The National Weather Service confirmed a tornado touched down in Dallas on Sunday night, causing structural damage and knocking out electricity to thousands.
Meteorologist Jason Godwin said radar confirmed the twister hit the ground near Love Field Airport and moved northeast through the city, at around 9 p.m. There were no reports of fatalities or serious injuries as of 12:20 a.m. Monday, according to a release from the city of Dallas, but Fire-Rescue spokesman Jason Evans says three people were hospitalized for evaluation of non-life-threatening injuries.
Local media outlets reported several homes and businesses were damaged, power lines downed and tree limbs were scattered across roadways. The city said there were reports of gas leaks north of Walnut Hill. Most of the damage within Dallas was limited to the northwest, with Evans defining the area as bordered by Royal Lane to the north and Northwest Highway to the south, as well as Harry Hines Boulevard to the west and Interstate 75 to the east.
Nearly 140,000 electric customers were without power as of 4 a.m., according to Oncor’s online outage map. The electric utility said storms across East Texas had caused significant damage to power lines.
“Currently there is not an estimated time of restoration, however we are working to restore power as quickly and safely as possible,” Oncor said in a statement on its website.
Around 65,000 of the affected electric customers were within Dallas, according to the city, which said it would open a shelter by 2 a.m.
Search teams conducted primary assessments on accessible structures for six hours overnight, but were hampered by “limited access and lack of proper lighting,” Evans said. A second set of teams were to resume search efforts in daylight.
Seven people escaped a structure that collapsed in northwest Dallas, but Dallas Fire-Rescue were searching to see if anyone was left inside, Evans said. WFAA-TV reported that a convenience store collapsed in the storm, but the clerk told the station that everyone who was inside made it out safely.
Evans said the department had also received multiple calls from people injured in their homes by broken glass.
On Twitter, Dallas Fire-Rescue said one of its own stations sustained significant damage during the storms overnight, and included photos that appeared to show a collapsed roof and debris. Evans said in another release that none of the firefighters at Station 41 were hurt, but the station was left “uninhabitable after the roof, and other parts of the structure, was mostly removed by the high winds.”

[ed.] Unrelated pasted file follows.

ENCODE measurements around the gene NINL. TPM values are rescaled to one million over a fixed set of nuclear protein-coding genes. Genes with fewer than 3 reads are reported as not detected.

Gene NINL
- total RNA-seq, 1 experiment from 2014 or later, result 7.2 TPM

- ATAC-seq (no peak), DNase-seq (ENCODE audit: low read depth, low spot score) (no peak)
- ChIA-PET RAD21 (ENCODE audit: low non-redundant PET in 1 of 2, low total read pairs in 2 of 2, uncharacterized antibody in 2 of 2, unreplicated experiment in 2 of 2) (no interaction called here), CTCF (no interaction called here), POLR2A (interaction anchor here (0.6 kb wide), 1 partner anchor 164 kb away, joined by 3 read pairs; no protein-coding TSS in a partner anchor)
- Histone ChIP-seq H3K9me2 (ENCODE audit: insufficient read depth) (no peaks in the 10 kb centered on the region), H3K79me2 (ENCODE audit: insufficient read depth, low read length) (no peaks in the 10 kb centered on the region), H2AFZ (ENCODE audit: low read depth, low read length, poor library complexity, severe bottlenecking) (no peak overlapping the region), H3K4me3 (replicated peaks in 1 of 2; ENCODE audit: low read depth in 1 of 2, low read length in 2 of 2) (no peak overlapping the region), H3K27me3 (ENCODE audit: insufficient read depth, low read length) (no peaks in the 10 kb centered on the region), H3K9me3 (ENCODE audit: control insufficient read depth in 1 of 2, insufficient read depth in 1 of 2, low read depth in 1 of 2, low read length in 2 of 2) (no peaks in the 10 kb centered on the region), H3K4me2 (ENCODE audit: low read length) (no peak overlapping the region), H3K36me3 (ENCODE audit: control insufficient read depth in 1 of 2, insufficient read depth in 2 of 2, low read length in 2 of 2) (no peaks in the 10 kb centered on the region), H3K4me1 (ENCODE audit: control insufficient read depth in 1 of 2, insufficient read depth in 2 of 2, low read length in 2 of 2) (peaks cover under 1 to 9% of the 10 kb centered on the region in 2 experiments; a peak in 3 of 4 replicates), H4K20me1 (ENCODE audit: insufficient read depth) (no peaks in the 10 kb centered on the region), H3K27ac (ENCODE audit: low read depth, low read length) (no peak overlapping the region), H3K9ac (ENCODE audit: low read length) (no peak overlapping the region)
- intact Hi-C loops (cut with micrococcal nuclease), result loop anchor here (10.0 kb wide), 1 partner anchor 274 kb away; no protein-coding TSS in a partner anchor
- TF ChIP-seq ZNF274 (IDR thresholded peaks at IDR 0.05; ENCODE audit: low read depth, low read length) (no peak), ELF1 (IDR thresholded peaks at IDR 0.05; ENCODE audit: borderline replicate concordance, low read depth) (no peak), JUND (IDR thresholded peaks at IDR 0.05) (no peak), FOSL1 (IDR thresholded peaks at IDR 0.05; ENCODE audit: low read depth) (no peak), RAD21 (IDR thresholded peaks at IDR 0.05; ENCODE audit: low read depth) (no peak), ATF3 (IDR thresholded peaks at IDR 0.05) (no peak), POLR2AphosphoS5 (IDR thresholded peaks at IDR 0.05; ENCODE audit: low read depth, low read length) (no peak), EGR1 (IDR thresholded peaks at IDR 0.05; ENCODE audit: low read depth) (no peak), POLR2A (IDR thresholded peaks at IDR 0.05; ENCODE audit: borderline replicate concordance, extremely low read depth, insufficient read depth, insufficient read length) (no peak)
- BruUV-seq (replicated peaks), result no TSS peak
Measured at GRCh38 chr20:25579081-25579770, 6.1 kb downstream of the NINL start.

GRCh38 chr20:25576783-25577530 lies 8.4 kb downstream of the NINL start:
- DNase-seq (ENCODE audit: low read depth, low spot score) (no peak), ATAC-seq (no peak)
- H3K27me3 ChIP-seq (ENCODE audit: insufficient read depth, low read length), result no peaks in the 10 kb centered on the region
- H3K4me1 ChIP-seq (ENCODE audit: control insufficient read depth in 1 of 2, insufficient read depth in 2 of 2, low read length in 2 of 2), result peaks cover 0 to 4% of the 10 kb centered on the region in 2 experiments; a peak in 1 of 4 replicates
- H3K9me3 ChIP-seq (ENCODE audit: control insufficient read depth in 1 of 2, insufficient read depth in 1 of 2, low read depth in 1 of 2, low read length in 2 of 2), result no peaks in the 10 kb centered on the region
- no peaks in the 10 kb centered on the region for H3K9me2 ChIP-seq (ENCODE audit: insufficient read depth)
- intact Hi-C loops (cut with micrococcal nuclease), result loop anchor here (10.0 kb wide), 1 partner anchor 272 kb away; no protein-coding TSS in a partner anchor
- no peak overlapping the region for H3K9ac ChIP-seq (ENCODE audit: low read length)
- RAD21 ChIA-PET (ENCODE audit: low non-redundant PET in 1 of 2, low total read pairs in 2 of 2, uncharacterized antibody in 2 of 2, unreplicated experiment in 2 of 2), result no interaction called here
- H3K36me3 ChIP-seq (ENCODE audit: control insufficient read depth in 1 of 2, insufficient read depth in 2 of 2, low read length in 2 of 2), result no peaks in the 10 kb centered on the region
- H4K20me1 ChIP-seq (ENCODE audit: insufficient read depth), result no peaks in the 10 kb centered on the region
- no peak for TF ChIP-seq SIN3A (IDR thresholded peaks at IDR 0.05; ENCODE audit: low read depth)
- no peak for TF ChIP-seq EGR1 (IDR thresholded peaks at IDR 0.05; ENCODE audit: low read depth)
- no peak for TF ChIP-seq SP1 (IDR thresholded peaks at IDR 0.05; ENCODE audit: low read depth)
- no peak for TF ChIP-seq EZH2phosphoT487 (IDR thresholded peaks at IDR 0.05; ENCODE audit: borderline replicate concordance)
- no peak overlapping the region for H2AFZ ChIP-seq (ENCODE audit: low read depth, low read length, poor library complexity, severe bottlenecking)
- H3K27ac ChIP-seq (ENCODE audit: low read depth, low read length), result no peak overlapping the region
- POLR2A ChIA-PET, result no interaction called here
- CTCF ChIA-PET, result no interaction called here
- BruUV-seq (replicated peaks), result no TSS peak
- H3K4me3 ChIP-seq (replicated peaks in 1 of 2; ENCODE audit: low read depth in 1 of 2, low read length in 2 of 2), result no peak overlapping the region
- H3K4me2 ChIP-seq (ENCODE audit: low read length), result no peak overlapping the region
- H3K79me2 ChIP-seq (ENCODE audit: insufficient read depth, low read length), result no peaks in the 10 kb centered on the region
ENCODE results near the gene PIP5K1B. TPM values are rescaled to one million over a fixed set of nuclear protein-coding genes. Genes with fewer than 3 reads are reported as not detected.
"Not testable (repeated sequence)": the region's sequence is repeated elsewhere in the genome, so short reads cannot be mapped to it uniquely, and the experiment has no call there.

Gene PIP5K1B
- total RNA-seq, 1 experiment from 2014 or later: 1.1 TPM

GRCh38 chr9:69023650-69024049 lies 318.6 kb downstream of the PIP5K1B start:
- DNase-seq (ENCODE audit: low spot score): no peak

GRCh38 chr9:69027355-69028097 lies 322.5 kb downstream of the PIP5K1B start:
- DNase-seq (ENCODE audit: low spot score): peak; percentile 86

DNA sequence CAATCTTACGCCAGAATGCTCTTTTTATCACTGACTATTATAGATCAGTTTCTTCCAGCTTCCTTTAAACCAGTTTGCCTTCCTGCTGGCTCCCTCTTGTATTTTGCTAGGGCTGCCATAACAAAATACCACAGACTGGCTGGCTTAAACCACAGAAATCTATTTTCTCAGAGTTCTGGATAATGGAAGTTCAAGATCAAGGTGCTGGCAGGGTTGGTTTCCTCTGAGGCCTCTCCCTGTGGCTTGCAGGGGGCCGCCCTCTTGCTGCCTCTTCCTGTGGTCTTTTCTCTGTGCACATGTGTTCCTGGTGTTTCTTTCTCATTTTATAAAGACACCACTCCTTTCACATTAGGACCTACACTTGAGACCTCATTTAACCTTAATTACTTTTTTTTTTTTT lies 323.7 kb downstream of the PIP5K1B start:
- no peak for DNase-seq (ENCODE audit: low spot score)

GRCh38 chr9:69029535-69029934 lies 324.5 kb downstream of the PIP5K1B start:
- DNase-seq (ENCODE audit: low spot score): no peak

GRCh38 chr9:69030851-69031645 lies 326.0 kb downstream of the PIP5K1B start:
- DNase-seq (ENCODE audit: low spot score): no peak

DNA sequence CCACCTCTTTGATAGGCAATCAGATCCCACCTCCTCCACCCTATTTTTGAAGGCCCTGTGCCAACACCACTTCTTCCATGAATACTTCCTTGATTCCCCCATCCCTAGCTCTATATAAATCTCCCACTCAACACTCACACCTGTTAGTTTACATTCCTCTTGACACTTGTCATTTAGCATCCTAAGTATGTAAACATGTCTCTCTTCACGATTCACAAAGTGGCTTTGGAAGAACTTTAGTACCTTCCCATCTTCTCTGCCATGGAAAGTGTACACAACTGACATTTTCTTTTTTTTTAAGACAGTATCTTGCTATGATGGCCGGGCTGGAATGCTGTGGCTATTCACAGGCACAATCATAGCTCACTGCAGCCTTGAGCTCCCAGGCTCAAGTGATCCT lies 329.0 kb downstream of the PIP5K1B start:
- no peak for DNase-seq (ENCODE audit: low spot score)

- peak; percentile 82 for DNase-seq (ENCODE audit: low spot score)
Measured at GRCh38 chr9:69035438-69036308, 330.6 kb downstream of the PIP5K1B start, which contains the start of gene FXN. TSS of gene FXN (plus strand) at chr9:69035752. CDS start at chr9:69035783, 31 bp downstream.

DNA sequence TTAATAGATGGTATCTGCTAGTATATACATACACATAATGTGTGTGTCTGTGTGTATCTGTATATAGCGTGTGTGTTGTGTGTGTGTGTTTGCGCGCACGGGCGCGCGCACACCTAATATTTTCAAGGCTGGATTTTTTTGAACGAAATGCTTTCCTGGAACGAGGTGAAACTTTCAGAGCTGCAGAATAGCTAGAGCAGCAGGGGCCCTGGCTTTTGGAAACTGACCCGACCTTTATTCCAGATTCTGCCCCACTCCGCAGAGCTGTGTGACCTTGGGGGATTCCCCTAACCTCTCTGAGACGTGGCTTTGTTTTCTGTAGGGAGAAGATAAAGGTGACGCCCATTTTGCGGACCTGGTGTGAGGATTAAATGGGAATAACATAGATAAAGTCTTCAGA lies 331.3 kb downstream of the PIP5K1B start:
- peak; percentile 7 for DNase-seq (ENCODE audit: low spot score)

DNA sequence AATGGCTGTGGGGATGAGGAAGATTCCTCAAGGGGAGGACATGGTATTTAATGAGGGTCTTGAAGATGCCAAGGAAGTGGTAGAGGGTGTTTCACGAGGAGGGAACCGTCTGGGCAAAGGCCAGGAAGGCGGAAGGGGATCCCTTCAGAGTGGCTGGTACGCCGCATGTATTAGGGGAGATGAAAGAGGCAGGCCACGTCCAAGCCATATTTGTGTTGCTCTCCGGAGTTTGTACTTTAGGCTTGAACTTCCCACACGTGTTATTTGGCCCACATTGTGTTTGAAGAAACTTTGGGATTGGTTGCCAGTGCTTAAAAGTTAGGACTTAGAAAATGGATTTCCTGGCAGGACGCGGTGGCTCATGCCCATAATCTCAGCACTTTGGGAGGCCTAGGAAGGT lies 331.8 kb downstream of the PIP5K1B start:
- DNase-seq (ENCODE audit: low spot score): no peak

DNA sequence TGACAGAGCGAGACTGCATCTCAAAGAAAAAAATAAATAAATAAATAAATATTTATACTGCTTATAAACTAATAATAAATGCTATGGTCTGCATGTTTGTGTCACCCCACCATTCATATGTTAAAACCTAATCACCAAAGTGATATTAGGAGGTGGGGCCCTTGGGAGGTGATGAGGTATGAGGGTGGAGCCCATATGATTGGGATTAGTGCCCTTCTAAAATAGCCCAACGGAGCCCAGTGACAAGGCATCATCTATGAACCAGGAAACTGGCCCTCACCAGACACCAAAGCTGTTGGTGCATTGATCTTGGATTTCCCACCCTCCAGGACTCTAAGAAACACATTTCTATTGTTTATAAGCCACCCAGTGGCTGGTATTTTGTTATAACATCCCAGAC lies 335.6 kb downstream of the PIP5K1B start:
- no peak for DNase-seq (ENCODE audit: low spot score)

A radio station, KNON-FM, went off the air as the studio suffered major damage from the tornado. Lew Morris, one of the hosts of “Reckless Rock Radio” was preparing for the show at the station while another show was broadcasting. He told The Associated Press in a Facebook message that the power at the station went out first, followed by the “distinctive whistle” of a tornado within three minutes.
He said there were three staffers in the building, which he described as having a lot of large glass windows. He told the host of the show that had been broadcasting to follow him to the bathroom, to get away from all the glass.
“We then heard the building shaking and could hear the glass windows shattering everywhere along with debris banging around. We waited until all the noise died down,” Morris told the AP. “We walked out to see the studio he was just broadcasting from destroyed.”
Morris — whose own car was covered by a tree — said the third staff member took shelter in a stairwell. It’s unclear when the station will begin broadcasting again, but Morris says he’s heard there might be a temporary set-up from which they can broadcast.
Godwin, the meteorologist, said the size and severity of the tornado won’t be known until crews arrive to survey the damage. NWS warning coordination meteorologist Jennifer Dunn told the AP there may have been two or more tornadoes in north Texas, but reiterated that the extent wouldn’t be known until later Monday afternoon, after survey teams assess the damage.
The storm happened as multiple severe thunderstorm watches and warnings covered portions of four counties, including Dallas County, and more stormy weather was expected in the area during the overnight hours.
North of Dallas, the city of Richardson said in a release that thoroughfares “used by thousands of morning commuters” will be closed while workers clear debris and repair downed traffic lights. No injuries in the affluent suburb were reported, but more than 7,000 Oncor customers within Richardson lost power, including some school campuses. Richardson is home to the University of Texas at Dallas and bills itself as “the second largest employment center in the Dallas/Ft. Worth metro area.”
The city of Sachse, a northeast suburb of Dallas, said in a release that six houses “sustained significant high-wind damage after severe weather moved through the area Sunday night.” Four homes were left uninhabitable, but no injuries had been reported.
Citing extensive damage to campuses, the Dallas Independent School District canceled Monday classes at six schools: David G. Burnet Elementary School, Leonides Gonzalez Cigarroa Elementary School, John J. Pershing Elementary School, Walnut Hill Elementary School, Edward H. Cary Middle School and Thomas Jefferson High School. The district also advised students that bus routes from those campuses to magnet and choice schools would not run Monday. The Episcopal School of Dallas also canceled classes and asked people to avoid campus “until further notice while damage is assessed and crews work to clean up.” The schools are all in northwest Dallas.
Dallas police said officers in one part of the city were going door-to-door to check on residents.
Associated Press reporter Mallika Sen contributed from New York.